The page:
Despised Deliver (1 of 4) by Stephen Whitney
This content is part of a series.Despised Deliver (1 of 4)
Series: Suffering Savior
Our word telephone comes from the Greek word meaning far voice as a persons voice is transmitted over a long distance on a wire. On March, 10, 1876 the first successful telephone transmission of clear speech using a liquid transmitter when Alexander Graham Bell spoke into his device, ‘‘Mr. Watson, come here, I want to see you.’’ and Watson heard each word distinctly. He was the one awarded a patent for the electric telephone.
Early telephones were operated by a hand-cranked generator. They had a ringer made of two bells, a bell coil, an induction coil, a battery, a magneto, a hand crank, a receiver and a transformer. They hung on the wall attached to a piece of wood. They didn’t look significant even though today they are collector’s items.
Years earlier, Scottish physicist James Maxwell discovered that electric and magnetic fields travel through space in the form of waves, and at the constant speed of light. So he understood how the telephone worked by transmitting a voice over electric wires.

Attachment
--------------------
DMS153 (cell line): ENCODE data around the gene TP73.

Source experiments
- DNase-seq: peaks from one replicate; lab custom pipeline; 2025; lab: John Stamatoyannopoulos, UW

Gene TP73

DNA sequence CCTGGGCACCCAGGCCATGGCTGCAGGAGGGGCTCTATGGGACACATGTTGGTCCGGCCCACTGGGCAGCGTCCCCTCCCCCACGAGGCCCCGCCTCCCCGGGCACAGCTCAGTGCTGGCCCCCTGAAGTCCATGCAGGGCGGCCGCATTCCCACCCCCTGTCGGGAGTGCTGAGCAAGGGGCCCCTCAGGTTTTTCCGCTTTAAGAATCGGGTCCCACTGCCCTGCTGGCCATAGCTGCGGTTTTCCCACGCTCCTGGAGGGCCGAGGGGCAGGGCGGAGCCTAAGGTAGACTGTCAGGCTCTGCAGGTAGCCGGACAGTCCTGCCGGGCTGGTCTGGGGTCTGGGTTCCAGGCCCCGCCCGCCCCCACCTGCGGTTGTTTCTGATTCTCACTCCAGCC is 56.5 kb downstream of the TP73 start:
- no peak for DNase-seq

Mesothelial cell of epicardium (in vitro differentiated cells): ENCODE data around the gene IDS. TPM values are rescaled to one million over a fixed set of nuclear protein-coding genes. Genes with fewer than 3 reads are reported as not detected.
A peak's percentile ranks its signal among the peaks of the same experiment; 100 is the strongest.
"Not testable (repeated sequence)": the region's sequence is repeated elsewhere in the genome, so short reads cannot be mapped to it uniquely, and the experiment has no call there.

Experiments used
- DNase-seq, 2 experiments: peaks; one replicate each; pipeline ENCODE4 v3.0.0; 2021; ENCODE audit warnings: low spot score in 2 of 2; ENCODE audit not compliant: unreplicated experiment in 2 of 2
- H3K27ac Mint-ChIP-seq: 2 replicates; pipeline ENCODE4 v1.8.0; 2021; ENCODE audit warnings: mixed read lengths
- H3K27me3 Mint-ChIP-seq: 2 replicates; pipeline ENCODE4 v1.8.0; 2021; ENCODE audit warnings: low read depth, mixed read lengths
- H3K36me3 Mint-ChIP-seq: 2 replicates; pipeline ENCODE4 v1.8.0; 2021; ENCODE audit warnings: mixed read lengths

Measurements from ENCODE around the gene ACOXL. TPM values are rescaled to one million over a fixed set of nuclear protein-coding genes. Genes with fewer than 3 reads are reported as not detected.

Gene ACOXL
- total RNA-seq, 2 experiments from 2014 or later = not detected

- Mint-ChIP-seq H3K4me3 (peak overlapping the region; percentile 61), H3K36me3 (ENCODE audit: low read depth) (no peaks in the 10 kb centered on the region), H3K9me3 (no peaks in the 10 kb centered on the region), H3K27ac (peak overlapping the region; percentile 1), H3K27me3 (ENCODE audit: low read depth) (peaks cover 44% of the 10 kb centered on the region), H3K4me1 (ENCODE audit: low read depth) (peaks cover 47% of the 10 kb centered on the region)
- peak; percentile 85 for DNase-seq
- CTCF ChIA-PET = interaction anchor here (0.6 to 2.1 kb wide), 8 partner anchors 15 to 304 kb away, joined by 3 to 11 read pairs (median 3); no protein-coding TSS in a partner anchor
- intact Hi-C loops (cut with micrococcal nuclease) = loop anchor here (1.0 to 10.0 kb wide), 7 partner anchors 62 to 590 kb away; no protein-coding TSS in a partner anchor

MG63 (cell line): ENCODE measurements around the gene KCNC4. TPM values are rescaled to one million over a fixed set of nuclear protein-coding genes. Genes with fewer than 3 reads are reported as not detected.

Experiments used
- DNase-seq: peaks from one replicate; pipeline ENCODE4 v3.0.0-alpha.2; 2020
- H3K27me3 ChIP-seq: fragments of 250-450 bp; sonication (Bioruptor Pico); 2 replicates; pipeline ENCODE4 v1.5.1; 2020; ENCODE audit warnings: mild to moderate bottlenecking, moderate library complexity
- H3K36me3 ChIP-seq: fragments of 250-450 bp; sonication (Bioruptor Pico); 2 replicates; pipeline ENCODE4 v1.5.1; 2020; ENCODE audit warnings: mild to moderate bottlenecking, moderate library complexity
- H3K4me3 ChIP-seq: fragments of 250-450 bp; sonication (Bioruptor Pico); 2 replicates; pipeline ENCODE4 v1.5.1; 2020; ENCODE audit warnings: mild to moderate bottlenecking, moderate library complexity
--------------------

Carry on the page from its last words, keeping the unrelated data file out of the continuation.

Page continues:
Shortly after the phone was invented, he wrote, ‘‘When at last this little instrument appeared, consisting as it does of parts every one of which is familiar to us, and capable of being put together by an amateur, the disappointment arising from its humble appearance was partially relieved on finding that it was really able to talk.’’
Something can look humble and weak, but be significant. Outward appearance does not always determine the value. God’s plan is not always obvious in outward circumstances. His will is often done in unusual ways through unlikely people.
REPORT REJECTED :1 Report Isaiah asks who has believed the good news which has been proclaimed to us. The implication is that the people would not believe the news about the coming ‘‘Servant of the Lord.’’
They would not believe it because they believed he would come with power to make them the greatest nat ...
There are 11155 characters in the full content. This excerpt only shows a 2000 character sample of the full content.
Sign up for a Free Trial with SermonSearch.com and download this sermon free today!